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Frank Macchiarola, longest-serving chancellor until Klein, dies

City officials and longtime education insiders today are mourning the death of Frank Macchiarola, who served as chancellor from 1978 to 1983. After he resigned to lead a business and civic group, no chancellor had a tenure as long until Joel Klein.

In fact, even though previous city superintendents had held office for longer, Macchiarola was the longest-serving chancellor until Klein: The title was created when legislators decentralized the city’s school governance in 1970.

Most chancellors during the period of community control ran into trouble with mayor, who nominated them, or the Board of Education, which hired and fired them, but Macchiarola — who started the job at age 37 — left on good terms with Mayor Ed Koch, the board, and the teachers union.

“His tenure as schools chancellor under Mayor Koch proved that bold reforms were possible and helped set the stage for the work we’ve done over the past decade,” Mayor Bloomberg said in a statement today, and his chancellor, Dennis Walcott, said in a statement of his own that Macchiarola “was instrumental in redefining the role of the principal as the key leader of a school community.”

Here’s how the city’s principals union, the Council of School Supervisors and Administrators, described Macchiarola’s tenure today:

He revitalized direct services to students, opened schools to the community after hours, developed a curriculum and instruction program that served as a national model, relentlessly strived to strengthen special education, and placed a huge emphasis on offering educational support to financially disadvantaged children. He also averted a teachers’ strike, took on the bus industry and published what many educators believed to be the first honest school drop-out report. He was loved and sometimes feared for setting the highest standards for students and educators.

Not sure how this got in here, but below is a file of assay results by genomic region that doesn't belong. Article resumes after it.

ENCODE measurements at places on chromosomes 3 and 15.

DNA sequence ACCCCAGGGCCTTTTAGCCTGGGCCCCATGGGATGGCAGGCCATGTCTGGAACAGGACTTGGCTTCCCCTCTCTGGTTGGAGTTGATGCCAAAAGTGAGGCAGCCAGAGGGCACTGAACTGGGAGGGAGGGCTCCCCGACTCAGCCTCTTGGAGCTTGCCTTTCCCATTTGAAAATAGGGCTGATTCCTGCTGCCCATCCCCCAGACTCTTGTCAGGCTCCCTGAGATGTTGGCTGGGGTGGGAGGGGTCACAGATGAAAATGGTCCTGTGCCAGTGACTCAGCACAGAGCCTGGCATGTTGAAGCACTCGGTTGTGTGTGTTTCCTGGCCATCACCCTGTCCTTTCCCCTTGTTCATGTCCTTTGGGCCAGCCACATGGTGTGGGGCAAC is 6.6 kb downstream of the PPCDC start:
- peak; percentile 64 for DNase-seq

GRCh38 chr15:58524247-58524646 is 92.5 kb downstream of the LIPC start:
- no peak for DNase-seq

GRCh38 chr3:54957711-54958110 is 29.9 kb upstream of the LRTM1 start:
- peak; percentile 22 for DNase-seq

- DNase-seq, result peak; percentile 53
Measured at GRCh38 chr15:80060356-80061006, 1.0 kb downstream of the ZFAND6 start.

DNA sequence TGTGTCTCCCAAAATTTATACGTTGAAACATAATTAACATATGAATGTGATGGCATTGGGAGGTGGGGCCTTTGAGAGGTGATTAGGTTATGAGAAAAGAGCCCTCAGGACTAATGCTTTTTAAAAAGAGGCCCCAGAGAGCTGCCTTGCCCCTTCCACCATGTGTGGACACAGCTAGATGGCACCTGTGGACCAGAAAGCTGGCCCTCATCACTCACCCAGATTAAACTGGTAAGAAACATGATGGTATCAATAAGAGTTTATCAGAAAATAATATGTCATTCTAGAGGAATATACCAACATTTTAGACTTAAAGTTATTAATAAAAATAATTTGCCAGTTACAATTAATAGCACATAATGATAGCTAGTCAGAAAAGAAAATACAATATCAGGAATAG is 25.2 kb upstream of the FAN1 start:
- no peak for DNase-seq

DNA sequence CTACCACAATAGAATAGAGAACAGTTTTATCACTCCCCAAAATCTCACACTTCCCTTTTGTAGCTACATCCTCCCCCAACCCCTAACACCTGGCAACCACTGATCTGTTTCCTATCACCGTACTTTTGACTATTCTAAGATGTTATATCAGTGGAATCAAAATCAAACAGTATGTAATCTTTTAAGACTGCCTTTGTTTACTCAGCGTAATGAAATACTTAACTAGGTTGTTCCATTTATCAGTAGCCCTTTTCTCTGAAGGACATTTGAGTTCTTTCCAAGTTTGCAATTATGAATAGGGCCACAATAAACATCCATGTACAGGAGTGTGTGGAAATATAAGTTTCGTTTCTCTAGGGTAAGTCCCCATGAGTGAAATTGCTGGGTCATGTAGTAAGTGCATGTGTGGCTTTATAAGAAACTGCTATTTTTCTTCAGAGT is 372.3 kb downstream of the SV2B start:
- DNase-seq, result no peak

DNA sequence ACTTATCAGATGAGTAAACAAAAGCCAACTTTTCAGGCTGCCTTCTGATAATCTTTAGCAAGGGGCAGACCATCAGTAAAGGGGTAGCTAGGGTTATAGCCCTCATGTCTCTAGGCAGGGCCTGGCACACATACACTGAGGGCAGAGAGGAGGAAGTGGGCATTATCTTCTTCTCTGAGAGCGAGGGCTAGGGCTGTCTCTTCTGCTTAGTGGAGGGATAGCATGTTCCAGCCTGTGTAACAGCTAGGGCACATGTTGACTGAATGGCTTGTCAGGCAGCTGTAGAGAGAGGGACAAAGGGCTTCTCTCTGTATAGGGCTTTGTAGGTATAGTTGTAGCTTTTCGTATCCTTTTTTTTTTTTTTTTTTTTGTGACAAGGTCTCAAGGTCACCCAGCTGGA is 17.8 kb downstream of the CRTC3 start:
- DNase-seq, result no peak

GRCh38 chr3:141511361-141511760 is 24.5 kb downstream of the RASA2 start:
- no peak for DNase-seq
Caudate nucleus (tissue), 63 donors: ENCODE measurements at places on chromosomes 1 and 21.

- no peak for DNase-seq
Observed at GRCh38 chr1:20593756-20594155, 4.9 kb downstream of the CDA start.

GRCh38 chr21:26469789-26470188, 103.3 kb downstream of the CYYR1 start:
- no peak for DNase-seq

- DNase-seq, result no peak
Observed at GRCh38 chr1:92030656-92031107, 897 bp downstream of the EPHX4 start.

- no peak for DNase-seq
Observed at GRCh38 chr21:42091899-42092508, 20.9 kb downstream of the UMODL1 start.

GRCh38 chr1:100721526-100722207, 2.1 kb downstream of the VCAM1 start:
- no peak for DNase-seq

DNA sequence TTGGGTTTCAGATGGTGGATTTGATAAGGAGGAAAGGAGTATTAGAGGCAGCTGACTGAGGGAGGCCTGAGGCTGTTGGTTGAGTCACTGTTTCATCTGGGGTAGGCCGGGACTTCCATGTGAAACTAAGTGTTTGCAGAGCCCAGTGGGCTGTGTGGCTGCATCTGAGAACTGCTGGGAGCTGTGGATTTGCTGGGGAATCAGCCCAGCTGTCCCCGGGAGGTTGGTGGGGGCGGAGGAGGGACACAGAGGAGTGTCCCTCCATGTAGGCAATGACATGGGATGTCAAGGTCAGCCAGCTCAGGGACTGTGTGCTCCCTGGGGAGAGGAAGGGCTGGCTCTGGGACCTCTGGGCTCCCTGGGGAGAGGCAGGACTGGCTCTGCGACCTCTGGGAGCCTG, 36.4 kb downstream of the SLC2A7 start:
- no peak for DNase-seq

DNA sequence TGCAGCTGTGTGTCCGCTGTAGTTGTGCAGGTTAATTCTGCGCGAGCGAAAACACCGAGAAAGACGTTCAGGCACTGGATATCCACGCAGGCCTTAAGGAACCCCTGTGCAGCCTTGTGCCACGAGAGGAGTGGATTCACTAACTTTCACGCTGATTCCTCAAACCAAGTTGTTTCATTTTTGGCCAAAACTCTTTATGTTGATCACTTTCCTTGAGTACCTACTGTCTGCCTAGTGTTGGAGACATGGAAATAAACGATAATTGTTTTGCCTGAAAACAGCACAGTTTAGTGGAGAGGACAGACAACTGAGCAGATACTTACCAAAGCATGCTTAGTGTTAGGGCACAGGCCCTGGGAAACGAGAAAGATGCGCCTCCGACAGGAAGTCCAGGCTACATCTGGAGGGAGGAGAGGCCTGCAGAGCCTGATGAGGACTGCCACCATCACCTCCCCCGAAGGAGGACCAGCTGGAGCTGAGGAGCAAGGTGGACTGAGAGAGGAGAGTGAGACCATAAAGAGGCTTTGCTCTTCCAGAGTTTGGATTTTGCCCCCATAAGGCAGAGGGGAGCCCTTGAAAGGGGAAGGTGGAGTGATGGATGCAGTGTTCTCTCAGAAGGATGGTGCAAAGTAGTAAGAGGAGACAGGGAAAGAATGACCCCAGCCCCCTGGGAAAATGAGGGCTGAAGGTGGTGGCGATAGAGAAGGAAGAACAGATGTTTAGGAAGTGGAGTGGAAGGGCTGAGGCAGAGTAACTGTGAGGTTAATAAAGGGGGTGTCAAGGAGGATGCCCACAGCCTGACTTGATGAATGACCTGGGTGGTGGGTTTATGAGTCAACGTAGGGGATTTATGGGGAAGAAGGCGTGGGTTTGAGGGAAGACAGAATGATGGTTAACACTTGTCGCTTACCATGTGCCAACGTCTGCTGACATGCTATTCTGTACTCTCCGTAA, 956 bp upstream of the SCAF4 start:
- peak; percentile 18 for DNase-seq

Macchiarola’s New York Times obituary elaborates on his high standards, describing a set of policies that should sound familiar to anyone who has paid attention to city education policy during the Bloomberg administration:

Dr. Macchiarola set about imposing rigorous standards for both students and educators. He replaced more than 60 of the system’s 110 high school principals, rating their performance poor. He blocked automatic promotions for fourth and seventh graders, requiring them to take remedial summer classes or be held back if they failed to meet certain goals. (Almost 25,000 students were left back in June 1981; in later years, the policy sometimes lapsed and was sometimes revived.) …

Before stepping down, he told an interviewer that the school system “would be better off” if its seven board members — five of whom were chosen by borough presidents — were all appointed by the mayor and served without salary. Today the entire system is under the mayor’s control.

But even though Macchiarola’s policies made him something of a proto-Klein, his support for Klein’s tenure was qualified. After Klein exceeded his own time in office in 2007, Macchiarola told the New York Daily News, “He’s moved very quickly, and when you do that, you disrupt a lot of things and make people anxious.”

His own approach, he said in 2000, was more conciliatory, according to his Times obituary:

“As chancellor I constantly prayed not to confuse myself with God,” Dr. Macchiarola said. “They need to find a chancellor committed to providing leadership but who never shuts the door to someone’s ideas, or to the people who harangue and torture you. Otherwise, you end up defending something just because its yours.”

One of Macchiarola’s claims to fame is that he is the only chancellor to serve simultaneously as a principal. In 1982, he spent three months as the interim principal of Jamaica High School to learn, he said, about how high schools work, before handpicking a successor.

”Most of what I have seen here has been a revelation to me,” Mr. Macchiarola told the New York Times a month into his principalship. ”If I ever had any hesitation that money wasn’t being put to useful purposes in the schools that was dispelled.”

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